A company in Broadview Heights is proposing the Ohio Commerce Center in Lordstown as the site for a 1 million square foot naval supply, equipment and service depot to support a new shipyard it wants to locate in Lorain.
The 476-acre manufacturing and warehouse complex on Tod Avenue, due to its proximity to the Ohio Turnpike and Interstates 76 and 80 and rail access, is ideal for what is known as the American Naval Depot , which project proponent Bartlett Maritime Corporation said would also eventually come into service with other U.S. naval operations.
The center contains a spur to the CSX National Rail Gateway, which connects Baltimore to Chicago, then points west, as well as a local spur to the Norfolk Southern Rail Network.
“Equipment that will be serviced at Lordstown will be components, parts, assemblies, pumps, valves, hydraulic units, electronically controlled systems, etc., and other components such as, for example, carrier shafts -propeller,” said Ed Bartlett, founder. , Chairman and CEO of Bartlett Maritime and former Captain in the United States Navy.
Bartlett said on Friday the Lordstown site would create around 1,000 permanent jobs while the proposed US shipyard in Lorain, according to project documents, would have two dry docks and employ 2,000 to 3,000 people.
Lordstown would be designed with growth in mind, Bartlett said, to eventually serve the Navy and Lorain’s other public shipyards.
“Each of these shipyards bring in ships, aircraft carriers and nuclear powered submarines to do overhauls and when the ship is brought in, major equipment is removed from the ship and separately those items or systems are overhauled at a central location or in the backrooms of the existing shipyard or vendors, and the idea of the Lordstown facility is to create a geographically central, pretty much, geographically central location in the United States where we can do everything this work for the five shipyards.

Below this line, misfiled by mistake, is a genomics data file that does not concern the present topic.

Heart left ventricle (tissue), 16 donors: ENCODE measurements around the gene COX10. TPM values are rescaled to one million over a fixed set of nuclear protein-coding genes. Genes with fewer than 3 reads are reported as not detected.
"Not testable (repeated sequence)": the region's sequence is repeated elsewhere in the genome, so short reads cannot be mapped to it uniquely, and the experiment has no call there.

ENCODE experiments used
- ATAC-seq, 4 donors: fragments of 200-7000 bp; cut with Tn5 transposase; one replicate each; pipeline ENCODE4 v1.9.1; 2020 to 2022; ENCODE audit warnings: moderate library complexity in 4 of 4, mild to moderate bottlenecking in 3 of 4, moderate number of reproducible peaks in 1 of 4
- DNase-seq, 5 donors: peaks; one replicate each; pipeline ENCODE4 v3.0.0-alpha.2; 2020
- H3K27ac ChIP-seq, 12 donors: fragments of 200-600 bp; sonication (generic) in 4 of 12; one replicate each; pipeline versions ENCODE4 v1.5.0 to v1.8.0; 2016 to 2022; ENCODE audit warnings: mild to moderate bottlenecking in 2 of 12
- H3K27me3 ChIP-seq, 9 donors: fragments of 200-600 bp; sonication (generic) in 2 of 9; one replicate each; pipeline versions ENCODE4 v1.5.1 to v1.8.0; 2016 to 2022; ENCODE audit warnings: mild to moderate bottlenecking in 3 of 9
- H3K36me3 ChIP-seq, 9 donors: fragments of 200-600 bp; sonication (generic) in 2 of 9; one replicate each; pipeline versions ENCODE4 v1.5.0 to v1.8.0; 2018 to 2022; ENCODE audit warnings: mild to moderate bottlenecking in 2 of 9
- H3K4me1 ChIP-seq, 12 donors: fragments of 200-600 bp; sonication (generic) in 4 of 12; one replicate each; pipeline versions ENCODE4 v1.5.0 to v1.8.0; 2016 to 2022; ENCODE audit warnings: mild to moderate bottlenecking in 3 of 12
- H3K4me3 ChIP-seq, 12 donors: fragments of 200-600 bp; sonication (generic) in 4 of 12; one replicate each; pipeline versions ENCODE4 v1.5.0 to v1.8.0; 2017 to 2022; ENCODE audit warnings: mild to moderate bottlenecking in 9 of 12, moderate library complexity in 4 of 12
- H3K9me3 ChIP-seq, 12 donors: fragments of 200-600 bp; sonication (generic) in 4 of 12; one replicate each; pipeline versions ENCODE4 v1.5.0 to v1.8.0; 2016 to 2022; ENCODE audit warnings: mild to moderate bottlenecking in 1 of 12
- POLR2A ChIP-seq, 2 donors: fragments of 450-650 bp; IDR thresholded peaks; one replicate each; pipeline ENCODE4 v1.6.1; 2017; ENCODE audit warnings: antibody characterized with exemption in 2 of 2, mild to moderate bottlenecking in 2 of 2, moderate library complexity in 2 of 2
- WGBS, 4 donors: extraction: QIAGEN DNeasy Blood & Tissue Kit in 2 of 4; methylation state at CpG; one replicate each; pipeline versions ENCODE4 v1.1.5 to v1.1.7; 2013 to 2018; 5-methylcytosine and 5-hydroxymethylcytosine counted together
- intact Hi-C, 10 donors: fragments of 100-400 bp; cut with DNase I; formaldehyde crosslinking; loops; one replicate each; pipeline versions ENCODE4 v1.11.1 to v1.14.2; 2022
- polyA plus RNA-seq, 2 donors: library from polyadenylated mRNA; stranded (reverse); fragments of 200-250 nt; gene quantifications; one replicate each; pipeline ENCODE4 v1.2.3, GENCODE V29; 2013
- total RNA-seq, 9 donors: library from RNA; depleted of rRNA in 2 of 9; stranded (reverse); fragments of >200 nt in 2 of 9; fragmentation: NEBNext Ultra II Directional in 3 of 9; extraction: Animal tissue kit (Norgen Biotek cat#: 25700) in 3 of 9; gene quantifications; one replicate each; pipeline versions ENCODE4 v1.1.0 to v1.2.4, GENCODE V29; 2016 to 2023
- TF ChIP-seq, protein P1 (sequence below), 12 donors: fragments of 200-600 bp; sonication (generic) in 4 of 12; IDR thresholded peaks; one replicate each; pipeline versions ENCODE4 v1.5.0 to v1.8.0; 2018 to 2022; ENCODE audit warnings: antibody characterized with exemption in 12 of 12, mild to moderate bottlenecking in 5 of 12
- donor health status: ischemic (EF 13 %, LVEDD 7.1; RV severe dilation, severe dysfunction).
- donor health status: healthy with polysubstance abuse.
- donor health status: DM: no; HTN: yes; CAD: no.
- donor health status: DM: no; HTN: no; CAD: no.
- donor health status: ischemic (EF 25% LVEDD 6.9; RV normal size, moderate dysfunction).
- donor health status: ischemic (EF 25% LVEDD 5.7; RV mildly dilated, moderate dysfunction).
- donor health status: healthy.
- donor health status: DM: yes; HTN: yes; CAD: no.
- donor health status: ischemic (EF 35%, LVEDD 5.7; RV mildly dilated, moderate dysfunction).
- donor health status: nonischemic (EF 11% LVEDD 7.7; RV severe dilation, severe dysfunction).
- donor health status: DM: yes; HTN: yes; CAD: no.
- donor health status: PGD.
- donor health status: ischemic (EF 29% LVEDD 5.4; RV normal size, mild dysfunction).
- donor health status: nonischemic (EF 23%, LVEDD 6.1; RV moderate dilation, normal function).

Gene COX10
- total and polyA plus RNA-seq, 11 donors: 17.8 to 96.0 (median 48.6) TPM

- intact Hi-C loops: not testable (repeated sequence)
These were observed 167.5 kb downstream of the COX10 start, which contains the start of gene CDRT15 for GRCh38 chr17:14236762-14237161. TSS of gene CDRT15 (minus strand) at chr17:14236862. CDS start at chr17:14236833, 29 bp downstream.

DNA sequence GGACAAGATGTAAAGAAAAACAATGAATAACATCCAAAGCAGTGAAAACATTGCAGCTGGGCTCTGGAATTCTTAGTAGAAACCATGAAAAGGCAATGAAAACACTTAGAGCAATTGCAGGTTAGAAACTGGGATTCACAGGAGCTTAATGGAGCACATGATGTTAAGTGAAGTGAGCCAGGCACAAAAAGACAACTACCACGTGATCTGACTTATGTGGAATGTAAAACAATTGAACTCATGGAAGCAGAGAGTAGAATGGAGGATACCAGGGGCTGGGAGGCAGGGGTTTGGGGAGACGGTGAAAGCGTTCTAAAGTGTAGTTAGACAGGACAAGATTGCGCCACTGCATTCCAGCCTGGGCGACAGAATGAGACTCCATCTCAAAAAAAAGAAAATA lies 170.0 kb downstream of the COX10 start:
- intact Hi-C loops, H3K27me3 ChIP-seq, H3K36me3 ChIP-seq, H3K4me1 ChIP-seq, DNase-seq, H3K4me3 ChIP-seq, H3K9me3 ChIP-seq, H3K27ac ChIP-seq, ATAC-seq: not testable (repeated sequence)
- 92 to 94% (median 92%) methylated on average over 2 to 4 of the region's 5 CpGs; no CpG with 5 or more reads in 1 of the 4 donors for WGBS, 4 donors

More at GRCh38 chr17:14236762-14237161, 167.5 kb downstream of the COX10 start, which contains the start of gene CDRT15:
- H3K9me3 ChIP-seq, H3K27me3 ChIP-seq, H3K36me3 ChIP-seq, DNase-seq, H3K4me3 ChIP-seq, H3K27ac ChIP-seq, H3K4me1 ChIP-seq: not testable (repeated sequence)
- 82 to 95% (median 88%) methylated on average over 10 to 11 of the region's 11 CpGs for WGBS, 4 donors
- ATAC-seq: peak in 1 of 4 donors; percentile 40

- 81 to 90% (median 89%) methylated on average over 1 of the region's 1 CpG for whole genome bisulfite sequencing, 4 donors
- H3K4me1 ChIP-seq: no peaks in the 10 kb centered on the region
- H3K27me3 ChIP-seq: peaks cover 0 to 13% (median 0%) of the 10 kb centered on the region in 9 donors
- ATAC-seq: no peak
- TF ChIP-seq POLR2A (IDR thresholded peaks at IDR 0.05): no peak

Bartlett Maritime’s proposal would need Navy approval. The plan would include a public/private partnership through existing legislation that allows capital funding to build the facilities, Bartlett said.
The Navy would lease to Bartlett Maritime and own the facilities after 30 years. Goldman Sachs has been appointed financial adviser.
Bartlett said the program is ready to start immediately and if the Navy’s first phase, which is a six-month detailed planning and preparation phase, a ribbon-cutting ceremony would be ready for both sites in October.
The Lordstown site could be operational in two years and Lorain, where four locations along the Black River are being considered, would be three to four years, Bartlett said.
Dan Crouse, who specializes in commercial and industrial real estate for Platz Realty, confirmed talks between mall operators and Bartlett. He would not discuss the details of those talks.
“Did we have any talks? Yes. Would we be happy to have them? Yes. But what exactly we can do, we can’t talk about,” Crouse said.
“We have the land available to him, we have the rail that will work for him. Could he break new ground in the fall, I guess he could,” Crouse said.
On Thursday, the Metal Trades Department, the AFL-CIO and Bartlett Maritime signed a cooperation agreement supporting the implementation of the Bartlett Maritime Plan.
The partnership will provide the company with support to promote the proposal and to accelerate the hiring and training of the new workforce at the company’s Lorain shipyard.